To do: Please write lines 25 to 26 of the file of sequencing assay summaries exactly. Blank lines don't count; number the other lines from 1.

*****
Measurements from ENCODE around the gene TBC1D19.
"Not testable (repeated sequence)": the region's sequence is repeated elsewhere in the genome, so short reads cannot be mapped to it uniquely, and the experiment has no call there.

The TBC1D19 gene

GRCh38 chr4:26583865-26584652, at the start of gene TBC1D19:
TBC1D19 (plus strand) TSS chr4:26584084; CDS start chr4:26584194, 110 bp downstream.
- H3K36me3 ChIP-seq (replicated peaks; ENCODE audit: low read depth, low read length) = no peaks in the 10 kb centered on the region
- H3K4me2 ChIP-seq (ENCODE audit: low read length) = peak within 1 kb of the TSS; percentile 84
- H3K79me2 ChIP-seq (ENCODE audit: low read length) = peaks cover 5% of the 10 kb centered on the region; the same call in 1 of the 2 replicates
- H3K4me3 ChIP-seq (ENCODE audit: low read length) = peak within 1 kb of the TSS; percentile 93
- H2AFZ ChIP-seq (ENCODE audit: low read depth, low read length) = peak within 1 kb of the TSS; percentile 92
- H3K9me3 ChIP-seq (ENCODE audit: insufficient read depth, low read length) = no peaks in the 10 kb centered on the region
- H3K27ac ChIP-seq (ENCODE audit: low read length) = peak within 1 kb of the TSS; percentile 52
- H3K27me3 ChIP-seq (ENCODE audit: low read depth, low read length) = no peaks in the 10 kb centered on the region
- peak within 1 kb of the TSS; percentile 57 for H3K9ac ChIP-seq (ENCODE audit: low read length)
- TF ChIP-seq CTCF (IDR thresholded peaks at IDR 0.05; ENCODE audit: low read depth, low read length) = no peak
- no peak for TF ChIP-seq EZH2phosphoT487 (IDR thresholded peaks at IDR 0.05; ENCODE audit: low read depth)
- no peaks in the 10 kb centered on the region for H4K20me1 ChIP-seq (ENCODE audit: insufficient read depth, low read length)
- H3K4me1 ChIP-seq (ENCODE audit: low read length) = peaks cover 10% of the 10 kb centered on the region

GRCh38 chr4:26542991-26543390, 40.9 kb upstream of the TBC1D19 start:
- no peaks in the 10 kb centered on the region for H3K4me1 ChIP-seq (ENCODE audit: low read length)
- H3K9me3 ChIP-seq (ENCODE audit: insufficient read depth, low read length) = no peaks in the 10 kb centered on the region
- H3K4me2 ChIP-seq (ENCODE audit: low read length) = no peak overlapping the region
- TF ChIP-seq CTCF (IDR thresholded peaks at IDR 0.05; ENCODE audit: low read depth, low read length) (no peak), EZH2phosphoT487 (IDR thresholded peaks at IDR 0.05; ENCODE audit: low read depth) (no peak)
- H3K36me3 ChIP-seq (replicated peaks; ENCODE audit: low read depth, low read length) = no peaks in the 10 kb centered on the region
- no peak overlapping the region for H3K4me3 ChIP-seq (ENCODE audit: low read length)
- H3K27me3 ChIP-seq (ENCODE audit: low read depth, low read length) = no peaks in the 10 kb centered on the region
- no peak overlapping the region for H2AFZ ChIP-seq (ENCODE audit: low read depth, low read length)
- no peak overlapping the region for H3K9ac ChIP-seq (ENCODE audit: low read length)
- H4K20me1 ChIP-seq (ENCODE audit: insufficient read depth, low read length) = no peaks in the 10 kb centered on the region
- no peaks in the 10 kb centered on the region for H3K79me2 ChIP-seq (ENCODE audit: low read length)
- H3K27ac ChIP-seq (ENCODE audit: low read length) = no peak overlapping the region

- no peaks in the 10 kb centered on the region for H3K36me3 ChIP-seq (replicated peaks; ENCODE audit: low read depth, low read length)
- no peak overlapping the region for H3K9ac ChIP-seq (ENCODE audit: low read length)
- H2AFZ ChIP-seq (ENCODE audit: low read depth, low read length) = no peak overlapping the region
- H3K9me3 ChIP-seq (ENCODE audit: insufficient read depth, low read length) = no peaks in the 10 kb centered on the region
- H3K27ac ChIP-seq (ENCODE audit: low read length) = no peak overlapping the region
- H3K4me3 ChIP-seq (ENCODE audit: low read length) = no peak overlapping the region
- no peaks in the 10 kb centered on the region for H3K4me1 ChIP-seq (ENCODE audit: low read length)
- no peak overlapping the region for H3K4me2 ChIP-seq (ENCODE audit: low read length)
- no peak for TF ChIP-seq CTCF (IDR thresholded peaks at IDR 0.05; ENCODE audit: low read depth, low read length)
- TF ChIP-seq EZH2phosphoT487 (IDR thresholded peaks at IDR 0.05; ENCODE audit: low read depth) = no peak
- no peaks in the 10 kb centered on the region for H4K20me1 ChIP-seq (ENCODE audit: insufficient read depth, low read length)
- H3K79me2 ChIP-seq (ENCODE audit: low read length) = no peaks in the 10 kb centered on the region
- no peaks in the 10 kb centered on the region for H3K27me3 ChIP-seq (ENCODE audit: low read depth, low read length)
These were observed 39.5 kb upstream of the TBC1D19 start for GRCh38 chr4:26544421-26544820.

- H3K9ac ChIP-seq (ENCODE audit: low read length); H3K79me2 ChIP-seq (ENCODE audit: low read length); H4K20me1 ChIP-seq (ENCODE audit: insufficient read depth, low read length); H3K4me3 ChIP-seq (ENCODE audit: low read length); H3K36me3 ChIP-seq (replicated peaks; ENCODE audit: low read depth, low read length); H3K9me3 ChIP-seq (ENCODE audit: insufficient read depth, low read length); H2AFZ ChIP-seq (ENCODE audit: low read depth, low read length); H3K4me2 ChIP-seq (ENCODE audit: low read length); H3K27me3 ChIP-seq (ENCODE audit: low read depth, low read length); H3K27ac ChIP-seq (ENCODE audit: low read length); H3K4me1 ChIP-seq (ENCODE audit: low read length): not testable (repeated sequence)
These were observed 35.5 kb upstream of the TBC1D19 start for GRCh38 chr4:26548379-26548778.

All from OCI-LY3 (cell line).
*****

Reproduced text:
- no peak overlapping the region for H3K4me3 ChIP-seq (ENCODE audit: low read length)
- H3K27me3 ChIP-seq (ENCODE audit: low read depth, low read length) = no peaks in the 10 kb centered on the region